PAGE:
The Looking Glass Self
Neurological evidence, based on EEGs, supports the idea that humans have a “social brain,” meaning, there are components of the human brain that govern social interaction. These parts of the brain begin developing in early childhood (the preschool years) and aid humans in understanding how other people think. In symbolic interactionism, this is known as “reflected appraisals” or “the looking glass self,” and refers to our ability to think about how other people will think about us. In 1902, Charles Horton Cooley developed the social psychological concept of the looking glass self. The term was first used in his work, Human Nature and the Social Order. There are three main components of the looking glass self:
Charles Cooley: Cooley developed the idea of the looking glass self.
- We imagine how we must appear to others
- We imagine the judgment of that appearance
- We develop our self through the judgments of others
Cooley clarified this concept in his writings, stating that society is an interweaving and interworking of mental selves.
In hypothesizing the framework for the looking glass self, Cooley said, “the mind is mental” because “the human mind is social. ” As children, humans begin to define themselves within the context of their socializations. The child learns that the symbol of his/her crying will elicit a response from his/her parents, not only when they are in need of necessities, such as food, but also as a symbol to receive their attention.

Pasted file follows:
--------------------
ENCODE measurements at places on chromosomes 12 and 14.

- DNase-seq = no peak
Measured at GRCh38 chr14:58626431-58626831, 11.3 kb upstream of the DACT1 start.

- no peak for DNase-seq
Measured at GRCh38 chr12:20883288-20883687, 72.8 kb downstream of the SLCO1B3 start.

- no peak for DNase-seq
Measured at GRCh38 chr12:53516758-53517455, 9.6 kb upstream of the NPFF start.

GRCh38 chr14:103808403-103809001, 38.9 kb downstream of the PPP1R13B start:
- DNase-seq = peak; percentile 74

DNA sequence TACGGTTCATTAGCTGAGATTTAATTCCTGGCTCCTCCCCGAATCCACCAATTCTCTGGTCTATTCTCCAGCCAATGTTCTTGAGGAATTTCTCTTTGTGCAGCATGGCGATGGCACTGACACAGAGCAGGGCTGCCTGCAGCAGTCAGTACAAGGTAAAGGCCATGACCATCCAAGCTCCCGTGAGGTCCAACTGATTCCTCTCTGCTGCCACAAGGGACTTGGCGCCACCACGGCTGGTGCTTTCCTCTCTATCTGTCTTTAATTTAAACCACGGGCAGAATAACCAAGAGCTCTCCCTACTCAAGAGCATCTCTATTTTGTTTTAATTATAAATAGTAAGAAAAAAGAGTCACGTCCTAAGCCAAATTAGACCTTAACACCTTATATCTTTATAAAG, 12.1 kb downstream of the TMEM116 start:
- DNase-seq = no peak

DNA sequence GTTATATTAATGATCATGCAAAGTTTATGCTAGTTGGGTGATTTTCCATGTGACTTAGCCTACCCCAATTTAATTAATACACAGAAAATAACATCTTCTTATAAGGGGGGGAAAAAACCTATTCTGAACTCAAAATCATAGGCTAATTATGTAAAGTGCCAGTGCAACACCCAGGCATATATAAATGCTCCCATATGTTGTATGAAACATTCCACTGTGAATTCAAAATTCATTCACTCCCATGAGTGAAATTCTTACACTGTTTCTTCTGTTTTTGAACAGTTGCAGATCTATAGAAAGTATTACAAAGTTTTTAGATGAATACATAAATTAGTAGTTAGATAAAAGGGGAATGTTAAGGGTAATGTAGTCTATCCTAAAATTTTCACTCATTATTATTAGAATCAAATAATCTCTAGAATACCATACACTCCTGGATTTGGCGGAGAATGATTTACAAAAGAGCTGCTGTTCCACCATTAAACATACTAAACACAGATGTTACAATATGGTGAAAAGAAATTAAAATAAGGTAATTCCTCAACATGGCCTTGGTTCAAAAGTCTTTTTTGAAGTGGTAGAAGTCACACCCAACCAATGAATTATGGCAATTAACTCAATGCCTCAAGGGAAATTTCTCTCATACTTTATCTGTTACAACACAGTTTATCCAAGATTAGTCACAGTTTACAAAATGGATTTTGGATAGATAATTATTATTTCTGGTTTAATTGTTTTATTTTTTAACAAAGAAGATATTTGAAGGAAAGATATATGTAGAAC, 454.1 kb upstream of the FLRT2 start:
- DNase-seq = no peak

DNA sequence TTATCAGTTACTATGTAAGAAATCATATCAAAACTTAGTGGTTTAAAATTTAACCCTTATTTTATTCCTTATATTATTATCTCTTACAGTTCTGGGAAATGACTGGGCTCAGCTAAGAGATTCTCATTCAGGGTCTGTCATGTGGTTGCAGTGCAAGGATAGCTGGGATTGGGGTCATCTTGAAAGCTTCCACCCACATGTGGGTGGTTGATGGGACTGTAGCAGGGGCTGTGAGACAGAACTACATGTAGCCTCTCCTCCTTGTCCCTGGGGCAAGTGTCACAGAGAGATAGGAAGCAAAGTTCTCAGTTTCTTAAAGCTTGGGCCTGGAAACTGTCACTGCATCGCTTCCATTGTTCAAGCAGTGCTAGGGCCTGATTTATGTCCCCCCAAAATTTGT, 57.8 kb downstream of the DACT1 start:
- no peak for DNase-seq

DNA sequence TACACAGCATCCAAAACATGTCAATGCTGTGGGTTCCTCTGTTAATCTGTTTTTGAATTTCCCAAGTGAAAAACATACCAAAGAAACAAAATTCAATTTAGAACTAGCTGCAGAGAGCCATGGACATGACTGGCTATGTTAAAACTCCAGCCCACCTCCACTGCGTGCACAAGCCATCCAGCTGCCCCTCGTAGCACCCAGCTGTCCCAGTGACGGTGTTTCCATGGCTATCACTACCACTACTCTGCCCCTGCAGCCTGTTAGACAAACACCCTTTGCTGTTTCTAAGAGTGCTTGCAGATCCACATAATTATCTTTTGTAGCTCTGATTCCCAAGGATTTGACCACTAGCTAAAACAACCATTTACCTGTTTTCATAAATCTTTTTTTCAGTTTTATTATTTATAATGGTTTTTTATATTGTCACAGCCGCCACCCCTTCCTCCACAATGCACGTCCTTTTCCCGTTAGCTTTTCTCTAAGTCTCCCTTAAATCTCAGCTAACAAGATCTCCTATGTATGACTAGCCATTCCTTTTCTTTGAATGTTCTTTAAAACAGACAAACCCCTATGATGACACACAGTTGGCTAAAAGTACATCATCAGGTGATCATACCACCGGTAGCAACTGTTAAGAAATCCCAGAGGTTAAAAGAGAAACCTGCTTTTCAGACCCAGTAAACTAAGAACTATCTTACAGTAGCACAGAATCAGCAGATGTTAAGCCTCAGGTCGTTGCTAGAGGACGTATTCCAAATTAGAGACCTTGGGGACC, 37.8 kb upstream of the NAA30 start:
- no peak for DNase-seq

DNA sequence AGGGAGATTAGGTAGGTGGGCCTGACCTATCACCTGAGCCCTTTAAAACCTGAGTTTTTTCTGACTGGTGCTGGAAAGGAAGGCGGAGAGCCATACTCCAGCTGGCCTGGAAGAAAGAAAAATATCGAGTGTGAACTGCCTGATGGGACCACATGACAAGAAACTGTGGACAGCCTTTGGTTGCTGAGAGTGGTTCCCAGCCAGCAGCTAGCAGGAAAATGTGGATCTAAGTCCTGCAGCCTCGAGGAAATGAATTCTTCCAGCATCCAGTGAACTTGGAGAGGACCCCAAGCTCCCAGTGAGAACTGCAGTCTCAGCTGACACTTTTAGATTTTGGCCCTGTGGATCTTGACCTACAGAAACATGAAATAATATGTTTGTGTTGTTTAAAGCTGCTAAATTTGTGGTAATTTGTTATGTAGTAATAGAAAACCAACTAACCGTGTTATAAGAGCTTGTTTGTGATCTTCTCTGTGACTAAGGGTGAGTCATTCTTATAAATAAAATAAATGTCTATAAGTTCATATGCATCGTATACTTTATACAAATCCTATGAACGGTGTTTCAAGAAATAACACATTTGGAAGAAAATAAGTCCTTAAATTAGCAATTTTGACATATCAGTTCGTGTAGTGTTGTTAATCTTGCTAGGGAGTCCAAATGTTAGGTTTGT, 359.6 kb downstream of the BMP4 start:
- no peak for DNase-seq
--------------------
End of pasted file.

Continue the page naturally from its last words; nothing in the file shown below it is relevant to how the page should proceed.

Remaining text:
George Herbert Mead described self as “taking the role of the other,” the premise for which the self is actualized. Through interaction with others, we begin to develop an identity about who we are, as well as empathy for others. This is the notion of, “Do unto others, as you would have them do unto you. ” In respect to this, Cooley said, “The thing that moves us to pride or shame is not the mere mechanical reflection of ourselves, but an imputed sentiment, the imagined effect of this reflection upon another’s mind. ”
It should be noted that symbolic interactionists advocate a particular methodology. Because they see meaning as the fundamental component of the interaction of human and society, studying human and social interaction requires an understanding of that meaning. Symbolic interactionists tend to employ more qualitative, rather than quantitative, methods in their research.
The most significant limitation of the symbolic interactionist perspective relates to its primary contribution: it overlooks macro-social structures (e.g., norms, culture) as a result of focusing on micro-level interactions. Some symbolic interactionists, however, would counter that the incorporation of role theory into symbolic interactionism addresses this criticism.
The Looking Glass Self: This drawing depicts the looking-glass self. The person at the front of the image is looking into four mirrors, each of which reflects someone else’s image of himself.